Gold climbed, recovering from Thursday’s drop, as the dollar sank with investors weighing the impact of the Federal Reserve’s new approach to setting U.S. monetary policy.
The metal rose the most in almost two weeks and the dollar touched a two-year low a day after Fed Chair Jerome Powell said the central bank will seek inflation that averages 2% over time. His comments sent bullion on a roller-coaster ride in the previous session, as he signaled the central bank will stay accommodative for longer, with a more tolerant approach on inflation, but won’t hesitate to act if consumer prices rise considerably above its goals.
Gold strengthened Friday due to “a more measured appraisal of the shift in Fed nuances, along with a weakening dollar, for the same reason,” Rhona O’Connell, head of market analysis for EMEA and Asia regions at StoneX Group, said in an emailed note.
Higher inflation tolerance and low interest rates should see U.S. real yields fall in the medium-to-longer term, which is supportive for gold, said Vivek Dhar, an analyst at Commonwealth Bank of Australia. Still, the fact that the Fed will also act if there are inflationary pressures adds doubt to how high U.S. 10-year inflation expectations can reach, he said.
Spot gold jumped 1.8% to $1,963.41 an ounce by 1:57 p.m. in New York, heading for its first weekly gain in three weeks. The metal is down more than $100 from a record set earlier this month as risk-on sentiment improved, but it is still one of the best-performing commodities this year after the coronavirus crisis and massive stimulus measures boosted demand for havens. Gold futures for December delivery rose 2.2% to settle at $1,974.90.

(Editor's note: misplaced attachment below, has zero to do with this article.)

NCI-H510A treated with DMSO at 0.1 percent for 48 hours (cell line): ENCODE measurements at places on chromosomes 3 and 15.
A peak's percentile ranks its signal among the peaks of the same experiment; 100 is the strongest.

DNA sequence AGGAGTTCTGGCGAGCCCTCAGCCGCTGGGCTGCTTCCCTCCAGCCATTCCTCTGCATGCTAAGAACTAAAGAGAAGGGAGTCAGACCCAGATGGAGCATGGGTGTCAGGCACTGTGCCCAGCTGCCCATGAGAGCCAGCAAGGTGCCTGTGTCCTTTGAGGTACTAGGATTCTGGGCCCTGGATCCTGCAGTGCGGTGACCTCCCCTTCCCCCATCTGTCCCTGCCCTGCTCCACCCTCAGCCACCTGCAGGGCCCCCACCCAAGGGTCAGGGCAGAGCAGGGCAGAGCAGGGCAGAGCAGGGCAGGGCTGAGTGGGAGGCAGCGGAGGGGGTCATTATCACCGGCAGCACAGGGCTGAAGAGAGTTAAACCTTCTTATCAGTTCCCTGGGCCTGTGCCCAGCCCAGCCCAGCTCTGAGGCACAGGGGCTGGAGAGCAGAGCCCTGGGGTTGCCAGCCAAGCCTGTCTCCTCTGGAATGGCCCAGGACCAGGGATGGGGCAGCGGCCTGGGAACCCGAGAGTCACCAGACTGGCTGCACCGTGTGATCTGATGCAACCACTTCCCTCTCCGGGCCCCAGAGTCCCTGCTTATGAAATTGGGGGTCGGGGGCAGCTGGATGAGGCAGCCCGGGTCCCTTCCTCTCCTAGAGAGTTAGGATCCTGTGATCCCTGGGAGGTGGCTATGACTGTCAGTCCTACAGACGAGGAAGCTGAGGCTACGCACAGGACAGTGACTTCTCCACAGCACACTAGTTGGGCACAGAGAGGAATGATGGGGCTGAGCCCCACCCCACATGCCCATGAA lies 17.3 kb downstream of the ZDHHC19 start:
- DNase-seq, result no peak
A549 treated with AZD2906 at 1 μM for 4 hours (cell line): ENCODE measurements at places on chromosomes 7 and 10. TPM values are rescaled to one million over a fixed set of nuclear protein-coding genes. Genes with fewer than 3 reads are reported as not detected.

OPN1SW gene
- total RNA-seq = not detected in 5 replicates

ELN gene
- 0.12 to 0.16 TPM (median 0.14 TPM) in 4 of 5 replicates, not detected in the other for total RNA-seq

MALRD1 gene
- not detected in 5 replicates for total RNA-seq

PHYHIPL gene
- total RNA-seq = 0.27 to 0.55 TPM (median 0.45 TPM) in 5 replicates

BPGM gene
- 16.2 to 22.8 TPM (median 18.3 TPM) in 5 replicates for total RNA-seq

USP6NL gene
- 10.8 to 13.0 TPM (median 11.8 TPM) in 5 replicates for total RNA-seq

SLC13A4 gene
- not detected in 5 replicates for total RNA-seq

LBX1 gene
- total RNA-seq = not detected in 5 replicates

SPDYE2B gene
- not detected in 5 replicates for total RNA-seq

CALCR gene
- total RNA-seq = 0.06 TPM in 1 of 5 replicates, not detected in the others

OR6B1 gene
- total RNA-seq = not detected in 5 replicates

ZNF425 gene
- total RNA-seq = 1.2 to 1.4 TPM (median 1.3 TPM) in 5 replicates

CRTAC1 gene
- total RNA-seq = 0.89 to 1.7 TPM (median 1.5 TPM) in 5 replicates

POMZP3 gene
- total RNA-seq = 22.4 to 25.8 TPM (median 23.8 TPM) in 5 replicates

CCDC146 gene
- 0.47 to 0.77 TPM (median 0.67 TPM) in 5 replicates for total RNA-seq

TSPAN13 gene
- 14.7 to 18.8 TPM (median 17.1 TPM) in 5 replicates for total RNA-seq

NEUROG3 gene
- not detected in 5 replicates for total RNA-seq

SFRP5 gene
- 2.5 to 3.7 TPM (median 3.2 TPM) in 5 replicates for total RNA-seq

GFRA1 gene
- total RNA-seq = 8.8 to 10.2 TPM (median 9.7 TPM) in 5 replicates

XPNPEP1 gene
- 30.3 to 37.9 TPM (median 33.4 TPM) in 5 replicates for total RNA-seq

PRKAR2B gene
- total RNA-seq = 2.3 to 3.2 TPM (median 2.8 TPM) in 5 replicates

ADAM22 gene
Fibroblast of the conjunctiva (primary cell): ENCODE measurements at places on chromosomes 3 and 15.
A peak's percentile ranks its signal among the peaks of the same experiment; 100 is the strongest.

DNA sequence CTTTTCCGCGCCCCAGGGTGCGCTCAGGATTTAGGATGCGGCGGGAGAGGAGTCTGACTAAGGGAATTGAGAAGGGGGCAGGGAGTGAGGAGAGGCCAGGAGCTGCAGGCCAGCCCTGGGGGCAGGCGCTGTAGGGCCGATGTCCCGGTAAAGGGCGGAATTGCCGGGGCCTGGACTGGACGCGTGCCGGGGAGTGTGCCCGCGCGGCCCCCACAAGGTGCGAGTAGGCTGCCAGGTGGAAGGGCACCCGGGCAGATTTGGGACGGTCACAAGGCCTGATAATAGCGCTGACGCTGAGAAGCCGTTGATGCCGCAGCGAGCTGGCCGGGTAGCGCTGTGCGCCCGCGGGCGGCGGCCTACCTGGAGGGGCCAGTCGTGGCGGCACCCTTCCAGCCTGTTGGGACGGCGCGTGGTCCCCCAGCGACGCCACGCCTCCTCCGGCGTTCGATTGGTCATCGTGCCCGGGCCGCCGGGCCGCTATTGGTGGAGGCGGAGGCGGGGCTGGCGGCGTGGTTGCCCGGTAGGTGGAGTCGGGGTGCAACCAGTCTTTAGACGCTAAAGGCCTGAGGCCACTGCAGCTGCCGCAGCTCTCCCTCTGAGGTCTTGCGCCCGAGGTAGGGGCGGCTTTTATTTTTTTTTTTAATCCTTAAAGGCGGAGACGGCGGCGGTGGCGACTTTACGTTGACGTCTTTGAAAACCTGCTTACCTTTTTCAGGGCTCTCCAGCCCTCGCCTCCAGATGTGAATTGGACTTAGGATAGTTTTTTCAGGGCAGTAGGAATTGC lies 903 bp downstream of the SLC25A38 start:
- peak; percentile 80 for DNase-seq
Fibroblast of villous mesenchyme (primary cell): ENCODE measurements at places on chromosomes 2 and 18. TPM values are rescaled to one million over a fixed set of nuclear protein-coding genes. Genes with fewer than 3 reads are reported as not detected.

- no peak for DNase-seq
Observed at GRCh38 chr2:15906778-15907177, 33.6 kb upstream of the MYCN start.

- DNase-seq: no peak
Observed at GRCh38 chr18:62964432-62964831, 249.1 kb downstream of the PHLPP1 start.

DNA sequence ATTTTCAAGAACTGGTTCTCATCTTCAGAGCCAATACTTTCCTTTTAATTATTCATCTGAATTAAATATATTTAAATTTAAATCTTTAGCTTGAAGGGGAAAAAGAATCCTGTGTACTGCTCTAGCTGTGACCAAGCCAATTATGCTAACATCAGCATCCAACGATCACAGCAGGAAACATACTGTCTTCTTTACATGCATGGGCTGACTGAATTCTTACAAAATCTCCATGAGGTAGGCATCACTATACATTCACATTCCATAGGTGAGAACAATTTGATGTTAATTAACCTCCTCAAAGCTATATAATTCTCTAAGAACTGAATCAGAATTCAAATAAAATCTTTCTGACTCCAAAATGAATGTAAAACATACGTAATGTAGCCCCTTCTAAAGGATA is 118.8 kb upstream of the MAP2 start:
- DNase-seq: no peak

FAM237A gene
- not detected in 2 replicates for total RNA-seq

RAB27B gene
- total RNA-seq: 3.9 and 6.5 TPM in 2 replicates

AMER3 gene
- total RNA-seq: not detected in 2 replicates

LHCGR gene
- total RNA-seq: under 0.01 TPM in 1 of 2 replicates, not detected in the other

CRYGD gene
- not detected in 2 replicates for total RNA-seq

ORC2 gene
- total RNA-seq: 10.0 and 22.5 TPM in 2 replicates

The Bloomberg Dollar Spot Index dropped 0.9% to the lowest since May 2018, while U.S. equities rose. Economic confidence in the euro area continued to improve in August, data on Friday showed, but job cuts in recent months across the continent meant consumers remain worried about the labor market. In the U.S., the rebound in consumer spending slowed in July as virus cases rose in some states.
The Fed’s shift to let inflation and employment run higher may signal that policy makers will keep interest rates low for years to come, lifting the appeal of non-interest-bearing gold. There’s still room for bullion to set new all-time highs, although that may take time, said Ole Hansen, head of commodity strategy at Saxo Bank A/S.
Powell’s “speech did not threaten the bullish narrative for gold and silver,” Hansen said. “Low interest rates for longer, a weaker dollar, massive amounts of stimulus and the increased demand for inflation hedges are likely to continue to drive demand for both metals.”
The biggest risk to gold remains the discovery of a vaccine and a sharp correction in stocks, which would spark a drive to raise cash, he said.